Hemigaleus australiensis 


Taxonomy [top]

Kingdom Phylum Class Order Family
Animalia Chordata Chondrichthyes Carcharhiniformes Hemigaleidae

Scientific Name: Hemigaleus australiensis
Species Authority: White, Last & Compagno, 2005
Common Name(s):
English Australian Weasel Shark
Hemigaleus microstoma Last & Stevens, 1994
Hemigaleus sp. A Compagno et al. 2005
Taxonomic Notes: Hemigaleus australiensis is described as having substantially lower vertebral counts, much higher tooth counts in lower jaw, and a black-tipped second dorsal fin (White et al. 2005).

Assessment Information [top]

Red List Category & Criteria: Least Concern ver 3.1
Year Published: 2009
Date Assessed: 2008-12-01
Assessor(s): Simpfendorfer, C., White, W.T., Quaranta, K.L. & Ebert, D.A.
Reviewer(s): Stevens, J.D., Valenti, S.V. & Fowler, S.L. (Shark Red List Authority)
Hemigaleus australiensis is commonly taken in prawn and fish trawl fisheries, and gillnet and longline fisheries, but never in particularly large numbers. This species is unlikely to be in any great threat due to the low level of fisheries through the majority of its range. This species is also relatively productive, with an average of 16 pups per year per female (based on two pregnancies per year) and thus likely to be able to withstand fishing pressure in this region. It is thus assessed as Least Concern globally.

Geographic Range [top]

Range Description: Western Central Pacific: northern Australia and possibly Papua New Guinea (White et al. 2005).
Countries occurrence:
FAO Marine Fishing Areas:
Pacific – western central
Lower depth limit (metres): 170
Upper depth limit (metres): 1
Range Map: Click here to open the map viewer and explore range.

Population [top]

Population: Not particularly common throughout its range. Appears to be naturally not abundant as with many other hemigaleids (White et al. 2005).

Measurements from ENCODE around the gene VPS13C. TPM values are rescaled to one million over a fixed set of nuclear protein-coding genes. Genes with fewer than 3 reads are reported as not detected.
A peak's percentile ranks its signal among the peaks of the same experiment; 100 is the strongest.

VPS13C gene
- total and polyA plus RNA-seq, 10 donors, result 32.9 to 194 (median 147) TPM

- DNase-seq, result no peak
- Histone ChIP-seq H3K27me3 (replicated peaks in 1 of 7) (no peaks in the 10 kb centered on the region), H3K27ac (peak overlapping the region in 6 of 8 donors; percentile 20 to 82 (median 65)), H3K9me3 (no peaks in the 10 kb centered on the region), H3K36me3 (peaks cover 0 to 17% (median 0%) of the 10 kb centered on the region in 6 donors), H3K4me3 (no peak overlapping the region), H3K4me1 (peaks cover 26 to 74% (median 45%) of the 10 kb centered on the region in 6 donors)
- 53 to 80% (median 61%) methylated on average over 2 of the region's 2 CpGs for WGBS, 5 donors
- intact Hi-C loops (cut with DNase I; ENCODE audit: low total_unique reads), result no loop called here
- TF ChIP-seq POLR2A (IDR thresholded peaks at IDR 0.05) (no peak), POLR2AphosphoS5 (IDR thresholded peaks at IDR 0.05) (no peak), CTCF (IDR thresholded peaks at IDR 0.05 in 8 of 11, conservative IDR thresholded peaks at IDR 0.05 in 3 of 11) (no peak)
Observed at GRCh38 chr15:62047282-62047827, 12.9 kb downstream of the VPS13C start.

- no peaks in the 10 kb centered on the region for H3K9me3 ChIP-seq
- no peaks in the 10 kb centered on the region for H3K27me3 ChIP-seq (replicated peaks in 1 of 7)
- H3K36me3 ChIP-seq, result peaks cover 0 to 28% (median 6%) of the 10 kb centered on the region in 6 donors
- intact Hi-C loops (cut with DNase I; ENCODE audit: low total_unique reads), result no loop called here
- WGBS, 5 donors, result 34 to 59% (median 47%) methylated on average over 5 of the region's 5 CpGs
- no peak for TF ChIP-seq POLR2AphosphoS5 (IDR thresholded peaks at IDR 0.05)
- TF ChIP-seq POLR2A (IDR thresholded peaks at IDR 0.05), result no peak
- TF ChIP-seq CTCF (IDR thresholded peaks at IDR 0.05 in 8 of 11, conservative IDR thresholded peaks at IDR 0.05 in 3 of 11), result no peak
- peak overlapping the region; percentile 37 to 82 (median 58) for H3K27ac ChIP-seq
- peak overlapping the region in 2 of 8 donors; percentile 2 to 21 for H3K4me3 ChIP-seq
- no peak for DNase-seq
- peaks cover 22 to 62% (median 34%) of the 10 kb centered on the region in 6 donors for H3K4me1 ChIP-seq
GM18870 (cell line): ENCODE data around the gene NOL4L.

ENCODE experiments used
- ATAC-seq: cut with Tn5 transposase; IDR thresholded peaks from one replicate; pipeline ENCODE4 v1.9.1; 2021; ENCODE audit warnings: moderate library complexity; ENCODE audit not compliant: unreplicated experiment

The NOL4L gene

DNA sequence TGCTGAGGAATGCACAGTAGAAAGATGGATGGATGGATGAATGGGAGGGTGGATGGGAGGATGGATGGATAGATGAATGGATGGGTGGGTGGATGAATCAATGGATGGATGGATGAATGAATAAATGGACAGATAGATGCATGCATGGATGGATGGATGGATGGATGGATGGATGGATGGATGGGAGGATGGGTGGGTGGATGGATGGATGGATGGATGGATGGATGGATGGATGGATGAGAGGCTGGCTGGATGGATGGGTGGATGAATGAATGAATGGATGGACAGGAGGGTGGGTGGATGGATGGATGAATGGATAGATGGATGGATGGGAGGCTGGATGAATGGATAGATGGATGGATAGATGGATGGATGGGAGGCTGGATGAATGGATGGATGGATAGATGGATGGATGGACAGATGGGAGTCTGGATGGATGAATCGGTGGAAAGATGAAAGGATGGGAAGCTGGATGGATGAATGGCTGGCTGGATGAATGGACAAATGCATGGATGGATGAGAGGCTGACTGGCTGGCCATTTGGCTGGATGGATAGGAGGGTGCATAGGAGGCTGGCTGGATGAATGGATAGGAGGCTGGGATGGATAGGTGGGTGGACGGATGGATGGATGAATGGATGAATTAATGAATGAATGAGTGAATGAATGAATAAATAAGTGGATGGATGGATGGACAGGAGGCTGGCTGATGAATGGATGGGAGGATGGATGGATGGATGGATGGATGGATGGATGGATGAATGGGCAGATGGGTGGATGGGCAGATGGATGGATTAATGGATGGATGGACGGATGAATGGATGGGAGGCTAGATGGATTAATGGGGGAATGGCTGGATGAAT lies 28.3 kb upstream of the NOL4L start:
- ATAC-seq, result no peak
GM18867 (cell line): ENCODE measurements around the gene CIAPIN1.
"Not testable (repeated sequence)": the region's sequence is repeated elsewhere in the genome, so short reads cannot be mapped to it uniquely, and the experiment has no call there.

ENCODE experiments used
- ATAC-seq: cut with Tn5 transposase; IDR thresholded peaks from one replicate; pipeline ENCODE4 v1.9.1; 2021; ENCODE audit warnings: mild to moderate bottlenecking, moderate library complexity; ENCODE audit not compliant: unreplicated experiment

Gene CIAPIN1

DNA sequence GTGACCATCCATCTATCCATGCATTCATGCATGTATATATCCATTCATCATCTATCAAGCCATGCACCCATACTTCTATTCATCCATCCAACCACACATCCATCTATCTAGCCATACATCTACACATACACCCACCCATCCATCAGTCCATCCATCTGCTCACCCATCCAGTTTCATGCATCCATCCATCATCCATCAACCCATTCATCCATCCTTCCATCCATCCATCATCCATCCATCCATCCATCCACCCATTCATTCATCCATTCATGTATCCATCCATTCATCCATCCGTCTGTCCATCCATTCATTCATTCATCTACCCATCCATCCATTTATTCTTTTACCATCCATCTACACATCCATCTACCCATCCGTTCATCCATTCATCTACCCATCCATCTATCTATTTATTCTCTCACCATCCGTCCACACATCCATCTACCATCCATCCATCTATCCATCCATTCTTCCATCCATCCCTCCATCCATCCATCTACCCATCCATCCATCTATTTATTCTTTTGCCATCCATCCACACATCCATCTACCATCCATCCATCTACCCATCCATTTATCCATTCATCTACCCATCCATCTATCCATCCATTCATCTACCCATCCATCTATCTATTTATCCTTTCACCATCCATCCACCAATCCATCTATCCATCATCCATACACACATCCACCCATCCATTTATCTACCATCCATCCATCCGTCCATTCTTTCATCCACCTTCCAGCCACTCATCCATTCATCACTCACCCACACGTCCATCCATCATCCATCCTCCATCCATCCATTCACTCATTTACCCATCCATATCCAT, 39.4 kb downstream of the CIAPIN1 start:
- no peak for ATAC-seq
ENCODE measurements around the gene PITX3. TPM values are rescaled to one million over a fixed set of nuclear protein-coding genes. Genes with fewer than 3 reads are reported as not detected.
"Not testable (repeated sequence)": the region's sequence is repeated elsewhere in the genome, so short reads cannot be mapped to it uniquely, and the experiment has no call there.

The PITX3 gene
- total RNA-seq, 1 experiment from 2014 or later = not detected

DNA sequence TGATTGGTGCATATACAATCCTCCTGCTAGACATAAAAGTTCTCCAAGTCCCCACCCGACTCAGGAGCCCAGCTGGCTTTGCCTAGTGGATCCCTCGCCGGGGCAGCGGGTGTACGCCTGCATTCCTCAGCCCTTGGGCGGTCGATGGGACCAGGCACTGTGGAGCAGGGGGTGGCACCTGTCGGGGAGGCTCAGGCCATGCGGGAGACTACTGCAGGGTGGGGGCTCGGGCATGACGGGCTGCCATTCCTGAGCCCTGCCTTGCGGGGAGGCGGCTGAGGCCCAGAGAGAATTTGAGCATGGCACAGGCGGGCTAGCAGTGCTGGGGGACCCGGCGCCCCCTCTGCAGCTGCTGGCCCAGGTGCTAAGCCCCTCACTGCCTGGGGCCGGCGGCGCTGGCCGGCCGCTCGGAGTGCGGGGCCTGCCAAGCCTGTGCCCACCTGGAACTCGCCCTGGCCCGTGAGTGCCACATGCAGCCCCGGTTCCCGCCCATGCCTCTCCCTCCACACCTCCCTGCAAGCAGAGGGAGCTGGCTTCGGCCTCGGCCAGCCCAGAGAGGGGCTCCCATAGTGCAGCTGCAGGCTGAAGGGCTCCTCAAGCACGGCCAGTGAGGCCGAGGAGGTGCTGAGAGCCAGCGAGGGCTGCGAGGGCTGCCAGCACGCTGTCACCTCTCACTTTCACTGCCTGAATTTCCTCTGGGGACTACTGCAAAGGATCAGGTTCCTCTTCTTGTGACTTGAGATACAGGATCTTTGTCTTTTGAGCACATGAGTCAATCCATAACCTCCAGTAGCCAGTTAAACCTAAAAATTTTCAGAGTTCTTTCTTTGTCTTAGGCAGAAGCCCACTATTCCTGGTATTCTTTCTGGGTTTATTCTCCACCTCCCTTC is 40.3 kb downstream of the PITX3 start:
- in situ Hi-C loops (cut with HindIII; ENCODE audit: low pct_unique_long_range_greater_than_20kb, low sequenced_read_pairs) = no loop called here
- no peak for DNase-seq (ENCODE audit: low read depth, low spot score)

Current Population Trend: Unknown
Additional data:
Population severely fragmented: No

Habitat and Ecology [top]

Habitat and Ecology: Hemigaleus australiensis is known from the insular and continental shelves of northern Australia from inshore bays to depths of 170 m. Males reach maturity at about 60 cm TL and females from 60–65 cm TL. Young are born at about 30 cm TL (White et al. 2005). Litter size is 1–19 (mean eight) with possibly two pregnancies per year thus a gestation of less than six months. A specialist feeder which feeds almost exclusively on cephalopods (White et al. 2005).
Systems: Marine

Threats [top]

Major Threat(s): In northern Australia it is commonly taken in trawl fisheries, including those for prawns (including the Shark Bay, Exmouth Gulf, Gulf of Carpentaria and Queensland east coast fisheries) and fish (including the Pilbara trawl fishery) (Last and Stevens 1994, Simpfendorfer et al. 1999). In northern Australia it is also taken in gillnet and longline fisheries, but not in big numbers.

Conservation Actions [top]

Conservation Actions: Northern Australian fisheries are typically well managed.

Citation: Simpfendorfer, C., White, W.T., Quaranta, K.L. & Ebert, D.A. 2009. Hemigaleus australiensis. The IUCN Red List of Threatened Species 2009: e.T161539A5446841. . Downloaded on 29 May 2016.
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